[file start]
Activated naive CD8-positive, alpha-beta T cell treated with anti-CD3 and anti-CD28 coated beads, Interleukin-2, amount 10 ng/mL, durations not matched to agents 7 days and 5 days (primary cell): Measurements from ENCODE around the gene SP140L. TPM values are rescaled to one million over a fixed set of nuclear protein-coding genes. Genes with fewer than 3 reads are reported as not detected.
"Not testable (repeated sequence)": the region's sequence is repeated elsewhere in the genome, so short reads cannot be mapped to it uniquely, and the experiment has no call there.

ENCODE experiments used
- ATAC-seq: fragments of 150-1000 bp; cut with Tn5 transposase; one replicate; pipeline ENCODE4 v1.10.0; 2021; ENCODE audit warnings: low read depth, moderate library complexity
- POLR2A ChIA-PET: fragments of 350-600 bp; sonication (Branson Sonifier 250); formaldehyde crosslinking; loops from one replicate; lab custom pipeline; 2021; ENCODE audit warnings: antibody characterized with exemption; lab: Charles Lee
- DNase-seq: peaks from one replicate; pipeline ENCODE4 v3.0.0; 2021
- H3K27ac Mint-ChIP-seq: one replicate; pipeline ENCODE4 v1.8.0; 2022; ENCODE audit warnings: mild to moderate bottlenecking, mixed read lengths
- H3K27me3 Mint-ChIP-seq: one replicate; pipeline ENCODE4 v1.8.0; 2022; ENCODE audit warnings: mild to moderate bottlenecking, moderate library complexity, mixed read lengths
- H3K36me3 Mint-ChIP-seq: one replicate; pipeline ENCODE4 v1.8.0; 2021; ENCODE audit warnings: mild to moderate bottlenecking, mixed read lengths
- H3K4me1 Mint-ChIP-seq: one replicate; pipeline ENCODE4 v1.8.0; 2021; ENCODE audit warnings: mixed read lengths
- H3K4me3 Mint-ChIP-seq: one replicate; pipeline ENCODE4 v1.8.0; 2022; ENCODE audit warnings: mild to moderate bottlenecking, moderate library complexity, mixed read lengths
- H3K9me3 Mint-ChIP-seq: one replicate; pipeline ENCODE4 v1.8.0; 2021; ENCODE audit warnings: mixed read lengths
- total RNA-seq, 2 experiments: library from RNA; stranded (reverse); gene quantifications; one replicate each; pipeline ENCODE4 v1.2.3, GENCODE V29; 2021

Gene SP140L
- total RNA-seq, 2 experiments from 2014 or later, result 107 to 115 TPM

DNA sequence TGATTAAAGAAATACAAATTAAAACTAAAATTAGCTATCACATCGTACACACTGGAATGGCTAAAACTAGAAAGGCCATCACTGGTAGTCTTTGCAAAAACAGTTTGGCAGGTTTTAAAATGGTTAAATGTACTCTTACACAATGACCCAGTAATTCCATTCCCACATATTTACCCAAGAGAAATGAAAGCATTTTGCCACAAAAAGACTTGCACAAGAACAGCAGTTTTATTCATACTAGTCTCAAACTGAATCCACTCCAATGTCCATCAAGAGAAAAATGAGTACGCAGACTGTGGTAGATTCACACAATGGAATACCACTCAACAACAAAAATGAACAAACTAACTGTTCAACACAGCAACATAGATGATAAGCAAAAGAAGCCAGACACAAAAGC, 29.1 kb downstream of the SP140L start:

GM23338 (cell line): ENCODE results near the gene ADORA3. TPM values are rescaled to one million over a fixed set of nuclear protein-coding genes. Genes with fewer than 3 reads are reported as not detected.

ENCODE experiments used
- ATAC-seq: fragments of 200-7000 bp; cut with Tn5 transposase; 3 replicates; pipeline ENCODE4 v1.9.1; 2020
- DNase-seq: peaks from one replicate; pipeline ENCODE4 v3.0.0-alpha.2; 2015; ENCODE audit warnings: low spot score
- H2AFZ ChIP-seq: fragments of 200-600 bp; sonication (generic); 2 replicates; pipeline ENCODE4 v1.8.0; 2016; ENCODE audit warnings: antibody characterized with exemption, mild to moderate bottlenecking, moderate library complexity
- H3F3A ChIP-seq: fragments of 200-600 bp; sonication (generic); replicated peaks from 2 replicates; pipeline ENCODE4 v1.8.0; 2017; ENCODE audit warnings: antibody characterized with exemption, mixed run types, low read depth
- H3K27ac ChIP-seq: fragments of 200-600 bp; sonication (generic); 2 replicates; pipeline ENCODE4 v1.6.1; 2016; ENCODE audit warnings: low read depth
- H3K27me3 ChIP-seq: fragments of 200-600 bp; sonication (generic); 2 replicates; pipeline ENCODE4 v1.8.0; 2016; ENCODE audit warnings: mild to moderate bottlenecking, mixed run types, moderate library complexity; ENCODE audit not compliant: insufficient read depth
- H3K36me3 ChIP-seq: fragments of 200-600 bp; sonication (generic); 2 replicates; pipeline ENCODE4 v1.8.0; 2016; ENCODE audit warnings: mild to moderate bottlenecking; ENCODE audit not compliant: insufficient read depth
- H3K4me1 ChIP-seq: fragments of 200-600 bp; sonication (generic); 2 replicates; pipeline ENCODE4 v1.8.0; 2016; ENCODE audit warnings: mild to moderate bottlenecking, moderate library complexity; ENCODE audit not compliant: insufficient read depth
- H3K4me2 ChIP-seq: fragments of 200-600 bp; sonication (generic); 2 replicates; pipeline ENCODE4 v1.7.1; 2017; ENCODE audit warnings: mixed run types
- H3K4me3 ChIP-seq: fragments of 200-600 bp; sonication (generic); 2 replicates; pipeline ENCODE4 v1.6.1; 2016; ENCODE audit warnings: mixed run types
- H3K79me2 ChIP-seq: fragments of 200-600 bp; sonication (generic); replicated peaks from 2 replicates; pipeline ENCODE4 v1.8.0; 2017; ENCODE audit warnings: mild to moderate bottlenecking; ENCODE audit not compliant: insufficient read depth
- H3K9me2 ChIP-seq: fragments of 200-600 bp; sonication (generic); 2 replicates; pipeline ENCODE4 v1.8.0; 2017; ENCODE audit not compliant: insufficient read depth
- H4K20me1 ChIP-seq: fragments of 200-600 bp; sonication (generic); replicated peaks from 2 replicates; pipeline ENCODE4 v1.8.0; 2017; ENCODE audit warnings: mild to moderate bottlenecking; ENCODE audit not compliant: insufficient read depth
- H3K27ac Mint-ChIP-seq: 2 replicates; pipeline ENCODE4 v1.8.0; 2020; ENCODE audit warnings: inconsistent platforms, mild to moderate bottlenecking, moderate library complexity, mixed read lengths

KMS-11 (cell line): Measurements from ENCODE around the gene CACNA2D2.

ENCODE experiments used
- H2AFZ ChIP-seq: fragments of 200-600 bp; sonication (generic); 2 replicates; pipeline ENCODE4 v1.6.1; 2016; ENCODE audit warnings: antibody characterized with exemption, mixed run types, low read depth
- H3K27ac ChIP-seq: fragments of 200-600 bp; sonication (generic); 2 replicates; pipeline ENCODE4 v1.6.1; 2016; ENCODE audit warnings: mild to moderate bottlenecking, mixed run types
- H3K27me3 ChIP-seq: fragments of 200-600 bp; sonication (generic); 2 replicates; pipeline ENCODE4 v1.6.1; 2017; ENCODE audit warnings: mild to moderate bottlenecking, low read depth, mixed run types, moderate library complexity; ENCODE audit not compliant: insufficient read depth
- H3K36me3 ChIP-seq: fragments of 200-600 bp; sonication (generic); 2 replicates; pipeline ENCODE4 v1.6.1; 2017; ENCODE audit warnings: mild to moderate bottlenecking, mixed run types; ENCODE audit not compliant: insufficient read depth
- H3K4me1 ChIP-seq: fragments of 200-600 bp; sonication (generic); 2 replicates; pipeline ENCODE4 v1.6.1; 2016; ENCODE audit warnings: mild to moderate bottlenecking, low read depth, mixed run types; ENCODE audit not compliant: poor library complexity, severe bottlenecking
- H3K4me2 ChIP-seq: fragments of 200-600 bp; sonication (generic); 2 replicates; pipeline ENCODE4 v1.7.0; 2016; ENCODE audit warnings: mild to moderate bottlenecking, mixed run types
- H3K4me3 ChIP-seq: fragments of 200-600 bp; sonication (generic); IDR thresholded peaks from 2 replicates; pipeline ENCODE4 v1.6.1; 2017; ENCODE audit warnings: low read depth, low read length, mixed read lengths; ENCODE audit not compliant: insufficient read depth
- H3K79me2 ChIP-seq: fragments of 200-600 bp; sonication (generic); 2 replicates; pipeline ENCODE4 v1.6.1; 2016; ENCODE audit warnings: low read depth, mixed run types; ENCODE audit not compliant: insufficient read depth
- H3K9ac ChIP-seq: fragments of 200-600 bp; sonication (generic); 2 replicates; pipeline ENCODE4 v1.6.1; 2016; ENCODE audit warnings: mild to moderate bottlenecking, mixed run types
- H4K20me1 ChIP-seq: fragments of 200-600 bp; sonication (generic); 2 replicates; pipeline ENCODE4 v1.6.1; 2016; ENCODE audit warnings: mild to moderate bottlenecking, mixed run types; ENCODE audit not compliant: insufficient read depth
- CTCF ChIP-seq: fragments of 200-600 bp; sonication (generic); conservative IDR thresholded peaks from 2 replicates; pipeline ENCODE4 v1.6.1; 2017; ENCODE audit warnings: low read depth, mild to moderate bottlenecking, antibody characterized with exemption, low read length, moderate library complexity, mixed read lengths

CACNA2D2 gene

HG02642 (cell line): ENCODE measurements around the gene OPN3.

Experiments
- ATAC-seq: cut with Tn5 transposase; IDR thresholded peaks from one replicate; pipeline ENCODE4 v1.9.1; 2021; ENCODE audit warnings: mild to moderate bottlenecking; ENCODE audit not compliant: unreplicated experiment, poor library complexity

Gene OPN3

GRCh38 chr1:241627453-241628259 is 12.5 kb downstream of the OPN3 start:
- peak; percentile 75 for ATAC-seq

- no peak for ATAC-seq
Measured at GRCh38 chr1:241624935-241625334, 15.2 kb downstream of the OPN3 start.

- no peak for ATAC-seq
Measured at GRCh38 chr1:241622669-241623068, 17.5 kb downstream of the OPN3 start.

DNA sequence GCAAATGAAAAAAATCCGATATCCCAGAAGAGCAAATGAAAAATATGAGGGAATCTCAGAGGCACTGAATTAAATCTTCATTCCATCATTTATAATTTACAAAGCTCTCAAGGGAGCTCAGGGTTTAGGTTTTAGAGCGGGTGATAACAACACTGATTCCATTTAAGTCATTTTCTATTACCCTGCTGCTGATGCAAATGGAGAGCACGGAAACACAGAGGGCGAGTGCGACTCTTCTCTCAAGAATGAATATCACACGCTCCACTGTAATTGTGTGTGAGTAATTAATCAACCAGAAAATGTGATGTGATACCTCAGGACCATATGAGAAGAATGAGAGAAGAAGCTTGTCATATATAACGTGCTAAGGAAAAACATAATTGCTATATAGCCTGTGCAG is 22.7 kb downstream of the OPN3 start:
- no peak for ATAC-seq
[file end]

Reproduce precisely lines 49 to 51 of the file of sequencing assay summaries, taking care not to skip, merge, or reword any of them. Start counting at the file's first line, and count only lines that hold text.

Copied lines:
- ATAC-seq: cut with Tn5 transposase; IDR thresholded peaks from one replicate; pipeline ENCODE4 v1.9.1; 2021; ENCODE audit warnings: mild to moderate bottlenecking; ENCODE audit not compliant: unreplicated experiment, poor library complexity

Gene OPN3

GRCh38 chr1:241627453-241628259 is 12.5 kb downstream of the OPN3 start: